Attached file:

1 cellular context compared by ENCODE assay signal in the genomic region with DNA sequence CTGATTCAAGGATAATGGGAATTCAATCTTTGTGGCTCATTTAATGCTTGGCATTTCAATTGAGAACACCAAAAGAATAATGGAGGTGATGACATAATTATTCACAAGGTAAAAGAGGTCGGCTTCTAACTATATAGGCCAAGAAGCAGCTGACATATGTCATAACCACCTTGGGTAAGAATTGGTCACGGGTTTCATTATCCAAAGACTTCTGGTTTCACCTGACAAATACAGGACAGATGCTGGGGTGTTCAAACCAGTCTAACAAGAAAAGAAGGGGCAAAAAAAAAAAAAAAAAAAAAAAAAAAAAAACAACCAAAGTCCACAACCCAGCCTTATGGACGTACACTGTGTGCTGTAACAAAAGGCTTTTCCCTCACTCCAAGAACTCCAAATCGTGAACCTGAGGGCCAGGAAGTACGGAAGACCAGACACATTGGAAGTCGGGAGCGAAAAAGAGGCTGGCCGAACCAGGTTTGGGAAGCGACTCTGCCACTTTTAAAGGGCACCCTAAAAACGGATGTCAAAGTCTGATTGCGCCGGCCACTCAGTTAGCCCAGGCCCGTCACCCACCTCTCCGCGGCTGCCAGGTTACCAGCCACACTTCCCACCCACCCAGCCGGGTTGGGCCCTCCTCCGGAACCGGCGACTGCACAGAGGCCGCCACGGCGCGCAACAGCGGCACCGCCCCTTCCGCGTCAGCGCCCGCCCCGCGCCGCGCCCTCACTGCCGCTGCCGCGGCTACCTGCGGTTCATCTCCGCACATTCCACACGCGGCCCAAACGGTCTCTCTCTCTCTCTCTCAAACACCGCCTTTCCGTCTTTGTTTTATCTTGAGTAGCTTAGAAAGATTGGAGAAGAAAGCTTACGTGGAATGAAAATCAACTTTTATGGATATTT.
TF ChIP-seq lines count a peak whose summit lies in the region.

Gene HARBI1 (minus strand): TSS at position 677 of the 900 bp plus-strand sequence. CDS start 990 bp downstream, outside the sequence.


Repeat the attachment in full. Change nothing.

1 cellular context compared by ENCODE assay signal in the genomic region with DNA sequence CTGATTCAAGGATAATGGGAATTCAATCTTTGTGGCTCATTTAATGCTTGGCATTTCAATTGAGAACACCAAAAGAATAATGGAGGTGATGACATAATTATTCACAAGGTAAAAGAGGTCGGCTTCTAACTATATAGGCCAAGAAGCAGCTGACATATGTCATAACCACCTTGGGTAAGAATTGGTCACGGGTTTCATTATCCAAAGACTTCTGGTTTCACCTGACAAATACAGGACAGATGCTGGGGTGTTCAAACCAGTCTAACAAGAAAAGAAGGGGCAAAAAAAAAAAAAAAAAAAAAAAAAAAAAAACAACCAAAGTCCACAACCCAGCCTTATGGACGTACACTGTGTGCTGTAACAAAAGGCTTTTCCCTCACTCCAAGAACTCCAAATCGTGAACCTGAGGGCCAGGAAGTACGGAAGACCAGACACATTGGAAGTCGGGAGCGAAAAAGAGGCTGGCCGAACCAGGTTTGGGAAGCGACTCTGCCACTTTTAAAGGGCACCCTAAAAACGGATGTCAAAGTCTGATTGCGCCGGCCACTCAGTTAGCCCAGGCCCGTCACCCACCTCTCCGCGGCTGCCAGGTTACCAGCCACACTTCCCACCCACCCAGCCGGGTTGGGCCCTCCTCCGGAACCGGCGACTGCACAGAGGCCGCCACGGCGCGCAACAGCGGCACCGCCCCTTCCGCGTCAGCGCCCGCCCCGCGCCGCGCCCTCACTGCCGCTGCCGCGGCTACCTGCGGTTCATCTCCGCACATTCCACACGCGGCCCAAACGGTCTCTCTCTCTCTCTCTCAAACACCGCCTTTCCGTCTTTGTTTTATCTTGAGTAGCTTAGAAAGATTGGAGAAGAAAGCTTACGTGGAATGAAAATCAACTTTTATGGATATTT.
TF ChIP-seq lines count a peak whose summit lies in the region.

Gene HARBI1 (minus strand): TSS at position 677 of the 900 bp plus-strand sequence. CDS start 990 bp downstream, outside the sequence.